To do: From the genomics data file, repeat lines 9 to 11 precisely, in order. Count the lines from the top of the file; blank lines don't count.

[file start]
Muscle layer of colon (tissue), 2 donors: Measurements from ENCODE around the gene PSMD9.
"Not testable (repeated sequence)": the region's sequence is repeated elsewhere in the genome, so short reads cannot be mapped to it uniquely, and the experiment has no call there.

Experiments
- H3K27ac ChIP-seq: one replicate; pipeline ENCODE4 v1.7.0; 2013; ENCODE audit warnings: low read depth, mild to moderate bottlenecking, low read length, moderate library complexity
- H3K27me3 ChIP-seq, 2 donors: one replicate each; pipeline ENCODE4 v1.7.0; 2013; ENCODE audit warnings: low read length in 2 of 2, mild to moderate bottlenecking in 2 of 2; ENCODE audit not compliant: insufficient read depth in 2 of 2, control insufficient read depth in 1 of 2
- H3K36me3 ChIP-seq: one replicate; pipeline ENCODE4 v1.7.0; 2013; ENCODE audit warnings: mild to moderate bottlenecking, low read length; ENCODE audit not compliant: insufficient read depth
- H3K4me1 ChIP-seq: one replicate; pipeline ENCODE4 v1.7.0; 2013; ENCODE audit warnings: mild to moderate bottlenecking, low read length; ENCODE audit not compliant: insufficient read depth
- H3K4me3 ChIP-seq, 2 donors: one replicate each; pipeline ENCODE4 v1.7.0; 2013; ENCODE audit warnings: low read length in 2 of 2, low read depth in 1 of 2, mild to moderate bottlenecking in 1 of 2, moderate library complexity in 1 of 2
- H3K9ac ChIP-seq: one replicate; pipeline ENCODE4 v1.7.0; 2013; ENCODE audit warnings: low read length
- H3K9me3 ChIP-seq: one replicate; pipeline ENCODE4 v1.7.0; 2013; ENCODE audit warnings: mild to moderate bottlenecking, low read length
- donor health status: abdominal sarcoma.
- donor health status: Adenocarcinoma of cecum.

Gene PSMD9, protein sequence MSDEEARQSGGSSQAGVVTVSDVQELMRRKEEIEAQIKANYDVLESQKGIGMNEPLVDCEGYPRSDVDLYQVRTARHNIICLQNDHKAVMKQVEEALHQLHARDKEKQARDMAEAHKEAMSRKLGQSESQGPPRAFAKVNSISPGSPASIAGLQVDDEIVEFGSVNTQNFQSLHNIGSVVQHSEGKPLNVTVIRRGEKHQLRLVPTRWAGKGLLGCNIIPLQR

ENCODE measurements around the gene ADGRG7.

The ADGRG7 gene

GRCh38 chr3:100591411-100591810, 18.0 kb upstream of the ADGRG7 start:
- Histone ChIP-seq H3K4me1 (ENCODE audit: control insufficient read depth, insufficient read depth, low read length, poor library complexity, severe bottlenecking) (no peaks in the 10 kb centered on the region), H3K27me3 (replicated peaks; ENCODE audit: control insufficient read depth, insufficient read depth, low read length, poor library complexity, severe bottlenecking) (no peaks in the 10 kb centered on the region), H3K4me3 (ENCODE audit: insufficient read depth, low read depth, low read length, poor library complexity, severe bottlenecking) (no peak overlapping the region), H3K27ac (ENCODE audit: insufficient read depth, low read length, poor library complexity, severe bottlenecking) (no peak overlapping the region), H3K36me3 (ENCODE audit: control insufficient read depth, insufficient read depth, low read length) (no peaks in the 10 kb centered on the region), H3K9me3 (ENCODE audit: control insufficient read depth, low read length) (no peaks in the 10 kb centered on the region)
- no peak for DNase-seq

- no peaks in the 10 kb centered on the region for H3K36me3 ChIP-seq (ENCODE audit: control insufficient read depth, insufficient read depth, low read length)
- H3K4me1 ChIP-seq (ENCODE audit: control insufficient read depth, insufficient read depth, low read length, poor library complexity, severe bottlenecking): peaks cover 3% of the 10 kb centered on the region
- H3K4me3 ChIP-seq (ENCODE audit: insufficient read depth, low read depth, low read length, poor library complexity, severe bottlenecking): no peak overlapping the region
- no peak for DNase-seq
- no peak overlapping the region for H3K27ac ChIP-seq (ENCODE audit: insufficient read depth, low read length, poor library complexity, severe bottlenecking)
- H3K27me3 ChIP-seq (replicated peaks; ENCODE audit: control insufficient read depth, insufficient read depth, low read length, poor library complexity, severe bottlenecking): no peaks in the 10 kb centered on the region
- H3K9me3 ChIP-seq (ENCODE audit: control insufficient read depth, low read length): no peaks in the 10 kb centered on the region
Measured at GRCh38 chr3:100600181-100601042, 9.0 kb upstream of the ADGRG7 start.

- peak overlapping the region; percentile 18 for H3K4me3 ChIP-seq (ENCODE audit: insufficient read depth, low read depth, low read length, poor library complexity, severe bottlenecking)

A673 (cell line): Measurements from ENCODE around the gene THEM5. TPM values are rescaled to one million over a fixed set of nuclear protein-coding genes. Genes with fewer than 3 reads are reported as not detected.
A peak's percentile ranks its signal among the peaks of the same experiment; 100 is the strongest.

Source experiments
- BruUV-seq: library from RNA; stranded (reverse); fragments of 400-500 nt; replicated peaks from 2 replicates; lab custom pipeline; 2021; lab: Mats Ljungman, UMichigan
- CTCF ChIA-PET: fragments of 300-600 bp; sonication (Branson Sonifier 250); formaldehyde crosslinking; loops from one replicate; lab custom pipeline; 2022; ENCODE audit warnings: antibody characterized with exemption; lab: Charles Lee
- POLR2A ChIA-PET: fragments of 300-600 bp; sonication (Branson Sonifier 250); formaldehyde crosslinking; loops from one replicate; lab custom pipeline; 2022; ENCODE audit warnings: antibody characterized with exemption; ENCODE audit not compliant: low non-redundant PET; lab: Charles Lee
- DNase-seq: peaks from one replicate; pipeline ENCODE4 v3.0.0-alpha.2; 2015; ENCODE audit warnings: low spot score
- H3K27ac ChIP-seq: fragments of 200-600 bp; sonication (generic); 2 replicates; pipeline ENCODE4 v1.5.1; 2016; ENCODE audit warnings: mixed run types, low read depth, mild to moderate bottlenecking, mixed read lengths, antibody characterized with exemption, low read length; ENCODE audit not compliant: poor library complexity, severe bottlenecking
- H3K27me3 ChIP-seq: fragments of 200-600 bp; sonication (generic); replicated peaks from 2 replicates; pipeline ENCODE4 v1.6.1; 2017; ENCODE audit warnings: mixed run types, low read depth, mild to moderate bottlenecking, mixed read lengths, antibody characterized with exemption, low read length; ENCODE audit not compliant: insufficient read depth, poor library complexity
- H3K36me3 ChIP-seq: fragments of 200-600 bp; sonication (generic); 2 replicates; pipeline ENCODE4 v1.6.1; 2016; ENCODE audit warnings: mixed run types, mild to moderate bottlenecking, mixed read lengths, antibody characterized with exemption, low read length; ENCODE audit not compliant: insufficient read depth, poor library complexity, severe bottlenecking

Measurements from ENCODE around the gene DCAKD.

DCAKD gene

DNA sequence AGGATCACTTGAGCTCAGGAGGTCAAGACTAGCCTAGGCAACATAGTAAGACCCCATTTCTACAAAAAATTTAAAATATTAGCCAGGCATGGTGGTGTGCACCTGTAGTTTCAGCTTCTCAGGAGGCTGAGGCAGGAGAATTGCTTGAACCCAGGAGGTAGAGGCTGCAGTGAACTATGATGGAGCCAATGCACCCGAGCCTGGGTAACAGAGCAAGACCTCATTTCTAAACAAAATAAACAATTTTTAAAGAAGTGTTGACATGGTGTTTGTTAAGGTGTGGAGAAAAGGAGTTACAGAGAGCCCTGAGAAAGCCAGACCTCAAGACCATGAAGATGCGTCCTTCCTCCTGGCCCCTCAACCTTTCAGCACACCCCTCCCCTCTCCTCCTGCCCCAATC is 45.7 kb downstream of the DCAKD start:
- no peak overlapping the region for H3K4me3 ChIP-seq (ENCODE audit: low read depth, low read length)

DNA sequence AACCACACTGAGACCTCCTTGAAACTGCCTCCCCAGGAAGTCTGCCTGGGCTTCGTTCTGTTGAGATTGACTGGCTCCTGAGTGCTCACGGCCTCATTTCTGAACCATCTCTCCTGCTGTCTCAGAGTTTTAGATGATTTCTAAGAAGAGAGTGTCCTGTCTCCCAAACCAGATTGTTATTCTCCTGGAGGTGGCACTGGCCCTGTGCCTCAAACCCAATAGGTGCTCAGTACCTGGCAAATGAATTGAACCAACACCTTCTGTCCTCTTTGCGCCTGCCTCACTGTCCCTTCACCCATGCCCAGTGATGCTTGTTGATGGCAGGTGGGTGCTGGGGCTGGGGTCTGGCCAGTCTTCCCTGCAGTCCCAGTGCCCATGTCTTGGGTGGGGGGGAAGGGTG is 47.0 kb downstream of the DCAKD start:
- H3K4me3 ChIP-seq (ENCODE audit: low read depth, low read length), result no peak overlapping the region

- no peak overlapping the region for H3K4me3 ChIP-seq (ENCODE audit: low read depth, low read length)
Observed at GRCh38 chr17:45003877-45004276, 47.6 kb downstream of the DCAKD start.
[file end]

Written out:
- H3K9ac ChIP-seq: one replicate; pipeline ENCODE4 v1.7.0; 2013; ENCODE audit warnings: low read length
- H3K9me3 ChIP-seq: one replicate; pipeline ENCODE4 v1.7.0; 2013; ENCODE audit warnings: mild to moderate bottlenecking, low read length
- donor health status: abdominal sarcoma.